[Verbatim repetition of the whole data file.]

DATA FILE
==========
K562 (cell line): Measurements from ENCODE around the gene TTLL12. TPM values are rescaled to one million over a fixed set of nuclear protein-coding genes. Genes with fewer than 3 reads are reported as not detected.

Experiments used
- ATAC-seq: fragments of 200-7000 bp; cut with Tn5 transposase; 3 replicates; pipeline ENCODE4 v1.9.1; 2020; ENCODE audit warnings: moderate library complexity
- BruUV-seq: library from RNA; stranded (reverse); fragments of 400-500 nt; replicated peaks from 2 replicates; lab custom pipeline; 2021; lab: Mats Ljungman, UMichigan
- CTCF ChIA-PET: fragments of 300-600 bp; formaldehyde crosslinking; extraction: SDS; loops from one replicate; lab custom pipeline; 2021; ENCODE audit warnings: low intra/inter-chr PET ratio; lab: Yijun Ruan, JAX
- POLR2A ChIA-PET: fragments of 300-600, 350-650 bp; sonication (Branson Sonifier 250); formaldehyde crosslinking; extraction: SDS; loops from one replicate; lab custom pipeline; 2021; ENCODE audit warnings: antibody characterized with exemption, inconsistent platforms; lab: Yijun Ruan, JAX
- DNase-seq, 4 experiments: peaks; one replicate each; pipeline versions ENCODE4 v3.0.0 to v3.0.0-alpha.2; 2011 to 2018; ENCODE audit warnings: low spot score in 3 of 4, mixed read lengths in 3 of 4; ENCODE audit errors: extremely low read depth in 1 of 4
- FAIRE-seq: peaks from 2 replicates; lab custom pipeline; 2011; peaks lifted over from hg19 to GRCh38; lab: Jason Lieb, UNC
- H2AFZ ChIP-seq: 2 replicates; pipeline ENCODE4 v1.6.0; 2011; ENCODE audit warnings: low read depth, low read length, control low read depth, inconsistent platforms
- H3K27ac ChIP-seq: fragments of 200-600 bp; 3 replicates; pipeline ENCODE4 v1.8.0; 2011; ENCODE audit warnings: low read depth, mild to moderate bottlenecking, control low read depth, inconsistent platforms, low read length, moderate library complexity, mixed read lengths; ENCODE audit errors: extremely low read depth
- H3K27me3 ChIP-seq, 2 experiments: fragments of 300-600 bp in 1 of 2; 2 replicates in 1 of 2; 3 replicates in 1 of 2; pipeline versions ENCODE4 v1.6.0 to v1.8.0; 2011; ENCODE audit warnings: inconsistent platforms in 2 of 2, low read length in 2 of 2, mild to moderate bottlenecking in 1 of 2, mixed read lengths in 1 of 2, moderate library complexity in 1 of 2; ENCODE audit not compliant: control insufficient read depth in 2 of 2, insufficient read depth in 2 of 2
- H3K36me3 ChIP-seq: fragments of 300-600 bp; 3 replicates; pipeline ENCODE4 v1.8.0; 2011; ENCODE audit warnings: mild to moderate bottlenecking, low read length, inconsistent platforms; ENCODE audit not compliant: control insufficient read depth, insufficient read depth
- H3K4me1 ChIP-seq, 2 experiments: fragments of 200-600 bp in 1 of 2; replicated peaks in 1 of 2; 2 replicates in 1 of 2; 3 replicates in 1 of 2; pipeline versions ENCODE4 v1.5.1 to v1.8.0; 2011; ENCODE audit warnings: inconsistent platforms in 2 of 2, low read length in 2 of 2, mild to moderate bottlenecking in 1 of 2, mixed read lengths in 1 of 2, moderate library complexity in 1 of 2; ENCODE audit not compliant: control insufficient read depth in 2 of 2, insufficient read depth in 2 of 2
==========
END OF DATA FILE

K562 (cell line): Measurements from ENCODE around the gene TTLL12. TPM values are rescaled to one million over a fixed set of nuclear protein-coding genes. Genes with fewer than 3 reads are reported as not detected.

Experiments used
- ATAC-seq: fragments of 200-7000 bp; cut with Tn5 transposase; 3 replicates; pipeline ENCODE4 v1.9.1; 2020; ENCODE audit warnings: moderate library complexity
- BruUV-seq: library from RNA; stranded (reverse); fragments of 400-500 nt; replicated peaks from 2 replicates; lab custom pipeline; 2021; lab: Mats Ljungman, UMichigan
- CTCF ChIA-PET: fragments of 300-600 bp; formaldehyde crosslinking; extraction: SDS; loops from one replicate; lab custom pipeline; 2021; ENCODE audit warnings: low intra/inter-chr PET ratio; lab: Yijun Ruan, JAX
- POLR2A ChIA-PET: fragments of 300-600, 350-650 bp; sonication (Branson Sonifier 250); formaldehyde crosslinking; extraction: SDS; loops from one replicate; lab custom pipeline; 2021; ENCODE audit warnings: antibody characterized with exemption, inconsistent platforms; lab: Yijun Ruan, JAX
- DNase-seq, 4 experiments: peaks; one replicate each; pipeline versions ENCODE4 v3.0.0 to v3.0.0-alpha.2; 2011 to 2018; ENCODE audit warnings: low spot score in 3 of 4, mixed read lengths in 3 of 4; ENCODE audit errors: extremely low read depth in 1 of 4
- FAIRE-seq: peaks from 2 replicates; lab custom pipeline; 2011; peaks lifted over from hg19 to GRCh38; lab: Jason Lieb, UNC
- H2AFZ ChIP-seq: 2 replicates; pipeline ENCODE4 v1.6.0; 2011; ENCODE audit warnings: low read depth, low read length, control low read depth, inconsistent platforms
- H3K27ac ChIP-seq: fragments of 200-600 bp; 3 replicates; pipeline ENCODE4 v1.8.0; 2011; ENCODE audit warnings: low read depth, mild to moderate bottlenecking, control low read depth, inconsistent platforms, low read length, moderate library complexity, mixed read lengths; ENCODE audit errors: extremely low read depth
- H3K27me3 ChIP-seq, 2 experiments: fragments of 300-600 bp in 1 of 2; 2 replicates in 1 of 2; 3 replicates in 1 of 2; pipeline versions ENCODE4 v1.6.0 to v1.8.0; 2011; ENCODE audit warnings: inconsistent platforms in 2 of 2, low read length in 2 of 2, mild to moderate bottlenecking in 1 of 2, mixed read lengths in 1 of 2, moderate library complexity in 1 of 2; ENCODE audit not compliant: control insufficient read depth in 2 of 2, insufficient read depth in 2 of 2
- H3K36me3 ChIP-seq: fragments of 300-600 bp; 3 replicates; pipeline ENCODE4 v1.8.0; 2011; ENCODE audit warnings: mild to moderate bottlenecking, low read length, inconsistent platforms; ENCODE audit not compliant: control insufficient read depth, insufficient read depth
- H3K4me1 ChIP-seq, 2 experiments: fragments of 200-600 bp in 1 of 2; replicated peaks in 1 of 2; 2 replicates in 1 of 2; 3 replicates in 1 of 2; pipeline versions ENCODE4 v1.5.1 to v1.8.0; 2011; ENCODE audit warnings: inconsistent platforms in 2 of 2, low read length in 2 of 2, mild to moderate bottlenecking in 1 of 2, mixed read lengths in 1 of 2, moderate library complexity in 1 of 2; ENCODE audit not compliant: control insufficient read depth in 2 of 2, insufficient read depth in 2 of 2